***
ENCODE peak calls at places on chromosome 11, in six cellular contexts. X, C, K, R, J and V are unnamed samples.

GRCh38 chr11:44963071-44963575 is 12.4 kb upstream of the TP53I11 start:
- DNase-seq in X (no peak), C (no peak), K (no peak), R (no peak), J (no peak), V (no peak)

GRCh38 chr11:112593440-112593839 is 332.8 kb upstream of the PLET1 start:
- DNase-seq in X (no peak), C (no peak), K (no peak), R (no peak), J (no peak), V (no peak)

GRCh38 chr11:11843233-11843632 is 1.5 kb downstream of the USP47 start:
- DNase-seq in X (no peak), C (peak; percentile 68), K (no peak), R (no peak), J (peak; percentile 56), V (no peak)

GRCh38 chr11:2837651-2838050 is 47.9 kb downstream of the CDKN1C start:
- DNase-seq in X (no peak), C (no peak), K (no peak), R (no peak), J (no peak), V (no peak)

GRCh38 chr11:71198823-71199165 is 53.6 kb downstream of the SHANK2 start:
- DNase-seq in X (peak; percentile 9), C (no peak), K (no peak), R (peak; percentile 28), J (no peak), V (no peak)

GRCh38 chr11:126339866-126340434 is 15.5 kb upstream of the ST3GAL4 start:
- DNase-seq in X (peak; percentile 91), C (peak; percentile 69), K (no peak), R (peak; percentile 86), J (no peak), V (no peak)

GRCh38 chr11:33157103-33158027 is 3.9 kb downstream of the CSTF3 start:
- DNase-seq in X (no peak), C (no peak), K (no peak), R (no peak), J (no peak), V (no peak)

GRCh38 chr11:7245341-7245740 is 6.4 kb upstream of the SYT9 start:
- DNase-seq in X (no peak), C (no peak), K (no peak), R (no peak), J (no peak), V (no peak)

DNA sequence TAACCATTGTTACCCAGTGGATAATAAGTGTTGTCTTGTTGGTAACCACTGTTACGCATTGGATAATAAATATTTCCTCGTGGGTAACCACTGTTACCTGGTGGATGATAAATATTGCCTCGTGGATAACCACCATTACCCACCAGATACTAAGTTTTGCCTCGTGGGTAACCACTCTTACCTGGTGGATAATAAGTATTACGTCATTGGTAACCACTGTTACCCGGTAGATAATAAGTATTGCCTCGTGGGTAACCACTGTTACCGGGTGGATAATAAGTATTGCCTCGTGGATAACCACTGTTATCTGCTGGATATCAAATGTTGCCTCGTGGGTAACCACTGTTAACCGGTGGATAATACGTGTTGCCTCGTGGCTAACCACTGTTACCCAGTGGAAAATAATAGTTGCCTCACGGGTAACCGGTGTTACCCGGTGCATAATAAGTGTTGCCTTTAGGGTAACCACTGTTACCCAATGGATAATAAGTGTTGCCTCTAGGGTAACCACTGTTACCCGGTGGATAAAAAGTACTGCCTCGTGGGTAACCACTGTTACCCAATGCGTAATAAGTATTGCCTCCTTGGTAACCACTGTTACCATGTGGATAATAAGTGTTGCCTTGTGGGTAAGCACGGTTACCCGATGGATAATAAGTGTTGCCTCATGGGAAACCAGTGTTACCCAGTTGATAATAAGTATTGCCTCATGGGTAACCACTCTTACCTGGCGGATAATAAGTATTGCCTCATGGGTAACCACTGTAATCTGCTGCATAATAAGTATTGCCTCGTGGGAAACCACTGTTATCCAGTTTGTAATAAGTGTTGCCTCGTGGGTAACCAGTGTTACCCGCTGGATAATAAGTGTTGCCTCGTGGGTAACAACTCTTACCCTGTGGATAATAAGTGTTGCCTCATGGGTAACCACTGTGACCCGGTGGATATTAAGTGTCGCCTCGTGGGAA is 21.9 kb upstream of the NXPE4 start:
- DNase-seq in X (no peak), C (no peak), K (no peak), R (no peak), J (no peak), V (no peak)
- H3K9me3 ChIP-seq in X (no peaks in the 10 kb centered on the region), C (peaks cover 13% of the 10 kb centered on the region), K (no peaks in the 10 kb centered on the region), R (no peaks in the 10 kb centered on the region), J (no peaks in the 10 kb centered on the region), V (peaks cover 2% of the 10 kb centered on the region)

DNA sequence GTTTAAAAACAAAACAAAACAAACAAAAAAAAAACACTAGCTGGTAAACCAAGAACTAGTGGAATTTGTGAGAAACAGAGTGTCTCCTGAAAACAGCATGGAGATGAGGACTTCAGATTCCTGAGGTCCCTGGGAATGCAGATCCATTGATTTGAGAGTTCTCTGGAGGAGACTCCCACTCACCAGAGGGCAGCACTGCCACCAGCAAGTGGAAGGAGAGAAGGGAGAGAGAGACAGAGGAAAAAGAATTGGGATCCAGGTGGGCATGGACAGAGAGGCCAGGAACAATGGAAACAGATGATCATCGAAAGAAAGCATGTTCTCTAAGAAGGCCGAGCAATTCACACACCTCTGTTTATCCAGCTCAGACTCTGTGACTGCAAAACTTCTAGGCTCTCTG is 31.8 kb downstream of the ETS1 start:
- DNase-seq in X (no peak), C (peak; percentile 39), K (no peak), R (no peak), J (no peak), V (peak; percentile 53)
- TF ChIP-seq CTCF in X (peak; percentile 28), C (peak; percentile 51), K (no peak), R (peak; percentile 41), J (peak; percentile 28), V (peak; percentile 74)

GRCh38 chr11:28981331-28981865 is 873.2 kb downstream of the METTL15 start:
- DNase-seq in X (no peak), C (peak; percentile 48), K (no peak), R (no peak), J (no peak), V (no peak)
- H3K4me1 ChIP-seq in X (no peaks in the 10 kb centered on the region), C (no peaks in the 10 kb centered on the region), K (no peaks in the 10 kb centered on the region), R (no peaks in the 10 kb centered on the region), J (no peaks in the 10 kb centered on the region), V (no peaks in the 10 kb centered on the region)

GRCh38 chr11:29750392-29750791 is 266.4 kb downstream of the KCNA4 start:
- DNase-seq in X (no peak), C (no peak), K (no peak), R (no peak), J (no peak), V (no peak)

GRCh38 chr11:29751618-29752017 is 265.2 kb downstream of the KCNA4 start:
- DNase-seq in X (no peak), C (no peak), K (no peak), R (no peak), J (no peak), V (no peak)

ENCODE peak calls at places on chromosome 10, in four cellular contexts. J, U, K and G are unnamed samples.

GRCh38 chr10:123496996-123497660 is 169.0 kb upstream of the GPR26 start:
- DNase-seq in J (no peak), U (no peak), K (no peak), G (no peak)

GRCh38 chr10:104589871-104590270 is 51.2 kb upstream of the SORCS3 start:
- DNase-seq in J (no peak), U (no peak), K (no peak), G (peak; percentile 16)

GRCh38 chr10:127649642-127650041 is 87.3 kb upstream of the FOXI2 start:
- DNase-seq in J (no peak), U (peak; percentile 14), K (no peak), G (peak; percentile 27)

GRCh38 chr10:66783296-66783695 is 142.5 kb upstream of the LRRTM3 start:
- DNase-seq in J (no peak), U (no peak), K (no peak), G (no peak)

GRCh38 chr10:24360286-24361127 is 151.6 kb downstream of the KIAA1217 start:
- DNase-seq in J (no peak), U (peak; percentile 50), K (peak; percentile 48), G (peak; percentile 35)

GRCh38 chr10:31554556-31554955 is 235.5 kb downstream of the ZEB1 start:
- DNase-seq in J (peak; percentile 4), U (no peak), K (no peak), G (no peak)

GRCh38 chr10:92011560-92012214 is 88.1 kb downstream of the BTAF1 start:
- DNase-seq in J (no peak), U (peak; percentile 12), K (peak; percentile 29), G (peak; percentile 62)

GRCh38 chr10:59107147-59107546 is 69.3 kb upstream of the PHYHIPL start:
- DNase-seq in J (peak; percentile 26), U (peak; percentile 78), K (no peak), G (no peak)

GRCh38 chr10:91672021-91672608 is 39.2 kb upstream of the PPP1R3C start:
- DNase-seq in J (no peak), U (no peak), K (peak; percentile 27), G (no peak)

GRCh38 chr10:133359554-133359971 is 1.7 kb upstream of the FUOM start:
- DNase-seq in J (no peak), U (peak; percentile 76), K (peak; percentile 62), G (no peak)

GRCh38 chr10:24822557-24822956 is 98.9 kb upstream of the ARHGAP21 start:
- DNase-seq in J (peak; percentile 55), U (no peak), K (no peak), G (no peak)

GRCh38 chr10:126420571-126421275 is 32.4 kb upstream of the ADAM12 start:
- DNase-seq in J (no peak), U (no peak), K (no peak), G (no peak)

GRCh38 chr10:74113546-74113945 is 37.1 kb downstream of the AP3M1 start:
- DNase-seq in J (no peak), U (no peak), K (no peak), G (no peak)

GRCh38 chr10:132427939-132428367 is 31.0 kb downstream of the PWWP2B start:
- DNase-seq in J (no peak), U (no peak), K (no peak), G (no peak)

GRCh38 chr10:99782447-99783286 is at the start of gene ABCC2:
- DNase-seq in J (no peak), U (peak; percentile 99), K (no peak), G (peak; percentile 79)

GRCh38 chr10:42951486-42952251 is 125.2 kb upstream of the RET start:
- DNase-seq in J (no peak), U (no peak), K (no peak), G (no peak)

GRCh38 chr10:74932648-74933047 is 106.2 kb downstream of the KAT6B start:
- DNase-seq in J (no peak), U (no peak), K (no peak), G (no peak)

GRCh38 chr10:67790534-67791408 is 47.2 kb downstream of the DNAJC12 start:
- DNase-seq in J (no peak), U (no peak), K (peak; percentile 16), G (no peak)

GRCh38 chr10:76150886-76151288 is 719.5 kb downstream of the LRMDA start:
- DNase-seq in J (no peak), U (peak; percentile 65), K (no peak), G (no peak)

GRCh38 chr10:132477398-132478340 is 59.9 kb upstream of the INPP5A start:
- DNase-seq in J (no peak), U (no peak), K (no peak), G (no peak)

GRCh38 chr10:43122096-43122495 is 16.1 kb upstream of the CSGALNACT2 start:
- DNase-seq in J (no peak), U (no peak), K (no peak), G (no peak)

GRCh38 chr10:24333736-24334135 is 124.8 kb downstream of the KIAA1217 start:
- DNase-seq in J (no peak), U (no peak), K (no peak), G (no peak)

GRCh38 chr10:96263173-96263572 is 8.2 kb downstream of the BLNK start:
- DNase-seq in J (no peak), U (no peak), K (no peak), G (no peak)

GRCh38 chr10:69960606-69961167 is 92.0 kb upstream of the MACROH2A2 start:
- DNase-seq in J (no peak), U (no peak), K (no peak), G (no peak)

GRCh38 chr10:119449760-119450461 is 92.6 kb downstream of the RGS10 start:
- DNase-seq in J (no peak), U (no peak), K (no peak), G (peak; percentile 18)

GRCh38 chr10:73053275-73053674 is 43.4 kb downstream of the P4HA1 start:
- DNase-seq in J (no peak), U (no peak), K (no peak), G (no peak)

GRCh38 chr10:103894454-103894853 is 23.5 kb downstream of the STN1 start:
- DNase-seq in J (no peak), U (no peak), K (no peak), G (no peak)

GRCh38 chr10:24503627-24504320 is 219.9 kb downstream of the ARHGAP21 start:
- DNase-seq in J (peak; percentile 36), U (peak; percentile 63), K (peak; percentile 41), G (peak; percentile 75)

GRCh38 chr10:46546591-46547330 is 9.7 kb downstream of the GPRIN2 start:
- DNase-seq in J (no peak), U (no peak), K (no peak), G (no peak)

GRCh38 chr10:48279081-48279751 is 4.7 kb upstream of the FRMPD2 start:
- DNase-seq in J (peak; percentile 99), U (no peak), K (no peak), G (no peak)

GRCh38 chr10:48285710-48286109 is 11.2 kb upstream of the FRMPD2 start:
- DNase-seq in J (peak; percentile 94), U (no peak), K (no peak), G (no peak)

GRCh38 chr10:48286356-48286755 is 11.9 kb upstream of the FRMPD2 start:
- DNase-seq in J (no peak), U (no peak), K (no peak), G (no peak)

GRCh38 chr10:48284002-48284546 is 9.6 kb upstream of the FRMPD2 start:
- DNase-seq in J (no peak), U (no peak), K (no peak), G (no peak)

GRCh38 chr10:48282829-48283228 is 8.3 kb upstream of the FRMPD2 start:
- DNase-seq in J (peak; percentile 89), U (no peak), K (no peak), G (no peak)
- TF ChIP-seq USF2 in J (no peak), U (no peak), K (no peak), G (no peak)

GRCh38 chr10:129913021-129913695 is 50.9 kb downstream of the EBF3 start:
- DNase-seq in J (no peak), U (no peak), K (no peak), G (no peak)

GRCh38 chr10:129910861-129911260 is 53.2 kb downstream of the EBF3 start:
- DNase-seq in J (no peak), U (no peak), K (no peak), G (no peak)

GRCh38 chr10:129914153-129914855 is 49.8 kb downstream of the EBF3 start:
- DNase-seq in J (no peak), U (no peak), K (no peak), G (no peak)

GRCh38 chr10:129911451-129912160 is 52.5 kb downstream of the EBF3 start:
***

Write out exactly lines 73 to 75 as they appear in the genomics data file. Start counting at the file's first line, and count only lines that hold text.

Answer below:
- DNase-seq in J (no peak), U (no peak), K (no peak), G (no peak)

GRCh38 chr10:24333736-24334135 is 124.8 kb downstream of the KIAA1217 start:
- DNase-seq in J (no peak), U (no peak), K (no peak), G (no peak)